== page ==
Slack Markdown, @Mentions, and other Tricks for the New MCAE (Pardot) Slack Connector



Now that the Pardot (Marketing Cloud Account Engagement / MCAE ) Slack connector is out of beta, more people are probably willing to give it a go. Especially in combination with the new Conditional Completion actions, this opens up a whole new realm of interesting possibilities. Let's explore one important one: existing customers/existing Salesforce records.


We all know that existing customers have a tendency to just fill out forms instead of calling or emailing their respective contacts, so in these circumstances it's important to make sure that people know that an existing customer has filled out an important form.


This is where we can use conditional completion actions-- to identify prospects that are already assigned, as one example, or prospects with a specific account field such as one that defines them as some tier or customer (by definition if they have an account, they are assigned, and a contact). The point being we can identify with a conditional action certain types of prospects we want to send a certain type of Slack notification.


The Slack notification is available on anything that includes a completion action, and the conditionality allows us to customize under what conditions it should appear. Setting up a notification looks like this:


The great thing about Slack notifications is that we get the use of merge fields in the message-- something we've been asking for in Salesforce tasks for...well, forever-- so using those merge fields we can create all kinds of magic in our Slack channel. Let's first look at what the basic channel notification looks like:



1. The name of the Pardot prospect (which is clickable, and takes you to the Pardot Lightning record page)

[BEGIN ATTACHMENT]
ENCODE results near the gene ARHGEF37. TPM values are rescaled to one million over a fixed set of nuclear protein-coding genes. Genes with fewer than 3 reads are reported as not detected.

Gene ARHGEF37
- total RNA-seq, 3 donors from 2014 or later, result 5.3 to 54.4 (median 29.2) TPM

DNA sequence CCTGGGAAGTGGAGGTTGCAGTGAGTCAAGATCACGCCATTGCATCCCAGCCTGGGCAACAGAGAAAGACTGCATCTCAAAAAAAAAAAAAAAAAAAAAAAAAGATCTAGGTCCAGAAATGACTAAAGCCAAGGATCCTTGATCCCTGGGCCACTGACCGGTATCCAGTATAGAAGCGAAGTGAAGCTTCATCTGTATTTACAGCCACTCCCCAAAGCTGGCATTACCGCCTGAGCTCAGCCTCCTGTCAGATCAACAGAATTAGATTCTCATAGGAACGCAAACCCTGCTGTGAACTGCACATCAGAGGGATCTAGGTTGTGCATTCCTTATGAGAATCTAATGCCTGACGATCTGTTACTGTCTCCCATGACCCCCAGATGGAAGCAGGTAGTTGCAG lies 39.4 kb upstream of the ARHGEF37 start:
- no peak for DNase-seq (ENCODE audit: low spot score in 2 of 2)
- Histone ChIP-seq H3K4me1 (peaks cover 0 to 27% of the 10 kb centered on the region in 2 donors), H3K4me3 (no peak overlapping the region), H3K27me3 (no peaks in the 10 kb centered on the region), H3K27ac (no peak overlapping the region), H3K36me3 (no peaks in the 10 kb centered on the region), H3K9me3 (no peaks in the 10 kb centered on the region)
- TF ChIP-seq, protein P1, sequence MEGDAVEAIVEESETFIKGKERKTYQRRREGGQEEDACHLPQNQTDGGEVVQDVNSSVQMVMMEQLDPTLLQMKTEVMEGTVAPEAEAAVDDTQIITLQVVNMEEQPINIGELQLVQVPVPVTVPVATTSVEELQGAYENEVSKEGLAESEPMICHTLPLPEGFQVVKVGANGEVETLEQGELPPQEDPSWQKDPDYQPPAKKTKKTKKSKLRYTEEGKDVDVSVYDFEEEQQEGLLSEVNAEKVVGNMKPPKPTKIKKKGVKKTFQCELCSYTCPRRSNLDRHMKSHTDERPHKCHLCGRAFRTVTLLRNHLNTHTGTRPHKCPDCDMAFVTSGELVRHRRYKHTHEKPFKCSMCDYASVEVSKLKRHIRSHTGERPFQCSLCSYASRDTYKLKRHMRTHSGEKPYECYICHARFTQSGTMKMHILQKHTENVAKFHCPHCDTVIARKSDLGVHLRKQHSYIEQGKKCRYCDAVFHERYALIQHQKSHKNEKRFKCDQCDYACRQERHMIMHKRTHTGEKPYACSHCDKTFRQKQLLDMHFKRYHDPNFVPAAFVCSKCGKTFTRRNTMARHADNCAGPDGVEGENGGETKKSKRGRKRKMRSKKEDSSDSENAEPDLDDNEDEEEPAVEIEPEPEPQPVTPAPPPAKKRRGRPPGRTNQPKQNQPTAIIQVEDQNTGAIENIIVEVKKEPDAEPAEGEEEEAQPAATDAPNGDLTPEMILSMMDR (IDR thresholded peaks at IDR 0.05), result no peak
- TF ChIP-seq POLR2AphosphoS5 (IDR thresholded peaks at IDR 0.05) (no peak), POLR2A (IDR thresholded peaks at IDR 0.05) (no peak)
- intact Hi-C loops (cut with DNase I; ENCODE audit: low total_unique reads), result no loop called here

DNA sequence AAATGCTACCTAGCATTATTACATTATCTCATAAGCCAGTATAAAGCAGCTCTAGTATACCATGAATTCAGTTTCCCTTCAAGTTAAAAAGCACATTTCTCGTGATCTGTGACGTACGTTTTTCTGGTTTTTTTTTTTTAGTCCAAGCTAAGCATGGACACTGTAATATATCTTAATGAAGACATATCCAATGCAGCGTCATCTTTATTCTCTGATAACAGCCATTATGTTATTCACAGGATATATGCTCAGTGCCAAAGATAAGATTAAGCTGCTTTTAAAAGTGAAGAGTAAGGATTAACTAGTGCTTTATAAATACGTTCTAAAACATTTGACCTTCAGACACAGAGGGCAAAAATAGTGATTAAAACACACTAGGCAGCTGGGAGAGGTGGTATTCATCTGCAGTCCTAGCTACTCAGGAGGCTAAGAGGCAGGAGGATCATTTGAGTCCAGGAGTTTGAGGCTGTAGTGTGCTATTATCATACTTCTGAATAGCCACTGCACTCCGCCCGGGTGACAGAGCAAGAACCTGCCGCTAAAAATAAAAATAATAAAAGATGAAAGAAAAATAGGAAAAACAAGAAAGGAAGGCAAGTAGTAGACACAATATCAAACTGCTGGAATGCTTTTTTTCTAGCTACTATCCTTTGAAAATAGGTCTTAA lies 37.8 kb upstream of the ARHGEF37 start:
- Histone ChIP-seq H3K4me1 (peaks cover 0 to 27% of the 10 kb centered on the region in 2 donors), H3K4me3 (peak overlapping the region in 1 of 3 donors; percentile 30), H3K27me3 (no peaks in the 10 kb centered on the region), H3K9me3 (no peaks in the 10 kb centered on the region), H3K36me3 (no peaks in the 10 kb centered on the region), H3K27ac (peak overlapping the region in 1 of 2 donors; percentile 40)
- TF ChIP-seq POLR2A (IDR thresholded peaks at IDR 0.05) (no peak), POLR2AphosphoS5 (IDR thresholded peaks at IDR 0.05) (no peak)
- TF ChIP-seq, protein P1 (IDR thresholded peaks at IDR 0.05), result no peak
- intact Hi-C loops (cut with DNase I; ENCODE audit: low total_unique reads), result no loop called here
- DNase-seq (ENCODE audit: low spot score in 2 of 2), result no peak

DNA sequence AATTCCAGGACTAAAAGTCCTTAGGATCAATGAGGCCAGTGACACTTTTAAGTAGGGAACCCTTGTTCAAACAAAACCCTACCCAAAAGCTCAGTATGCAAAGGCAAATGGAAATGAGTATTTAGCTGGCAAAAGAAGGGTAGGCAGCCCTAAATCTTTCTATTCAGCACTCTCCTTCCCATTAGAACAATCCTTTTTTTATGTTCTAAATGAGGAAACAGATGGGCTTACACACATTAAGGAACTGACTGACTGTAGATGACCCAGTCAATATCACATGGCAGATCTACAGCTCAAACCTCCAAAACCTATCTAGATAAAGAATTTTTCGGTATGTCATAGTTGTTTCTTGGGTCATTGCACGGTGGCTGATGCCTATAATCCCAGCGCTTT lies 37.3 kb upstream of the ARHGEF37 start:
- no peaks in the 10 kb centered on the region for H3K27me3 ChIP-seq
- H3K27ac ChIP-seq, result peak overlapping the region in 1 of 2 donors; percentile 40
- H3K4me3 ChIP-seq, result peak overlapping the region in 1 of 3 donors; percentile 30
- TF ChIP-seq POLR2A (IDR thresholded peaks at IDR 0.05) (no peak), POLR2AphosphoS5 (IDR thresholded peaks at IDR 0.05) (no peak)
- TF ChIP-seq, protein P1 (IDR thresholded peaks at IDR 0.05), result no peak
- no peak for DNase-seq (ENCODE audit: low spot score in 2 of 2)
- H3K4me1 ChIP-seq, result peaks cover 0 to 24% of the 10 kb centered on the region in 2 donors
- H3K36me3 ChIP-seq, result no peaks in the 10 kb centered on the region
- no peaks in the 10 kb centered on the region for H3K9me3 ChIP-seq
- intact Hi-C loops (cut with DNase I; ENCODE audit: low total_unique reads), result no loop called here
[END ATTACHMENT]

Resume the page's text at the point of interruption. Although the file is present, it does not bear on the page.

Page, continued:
2. The name of the Pardot object that triggered the notification (so take care what you call them!)

3. The area where you can put in your message and your merge tags. The example indicates that Finance was generated dynamically by a merge tag.

4. Four pieces of additional prospect data (if they exist)


So, obviously you could just use merge tags to add other pieces of data from your standard or custom prospect or account that might be relevant to the notification. As you can see from the example we can also drop in some emojis as well. This is done by using Slack markdown formatting in your message. I'm not going to cover how to get :smile: emoji into your message, you can read the linked article and figure that one out.

Let's think beyond clapping hands and smiley faces, toward how do we make these notifications truly useful? For that we will need a combination of Slack markdown formatting and some Salesforce magic in our message content.

Link to the Salesforce Record in the Slack Notification

As we noted, the link automatically presented in the notification goes to the Pardot record page. But what if we want to link to the lead or contact record in addition?


Since Slack will automatically create a link when we insert something that looks like a link, we need to create a method to dynamically build a link to the lead or contact record.


Now, we already have a merge field in Pardot called {{Recipient.ID}} and we can use it in our Slack notification in combination with the root of our salesforce domain: https://mydomain.my.saleforce.com/lightning/{{Recipient.ID}}

Your Salesforce domain's format might be different, them main thing is use your custom root plus /lightning/ in constructing your link and it will redirect to the proper record page.

This will render in Slack as a clickable link to the Salesforce record, not the Pardot one. This is especially useful when your Slack audience are sales people.


@Notify Specific People in a Slack Completion Action

You may have guessed by now that you can use markdown to notify the whole channel of a new message, by using <!here> to notify active members of the channel, or <!channel> to notify all members, active or not, but what if you wanted to get really specific, and notify the owner of an existing record that an action has taken place?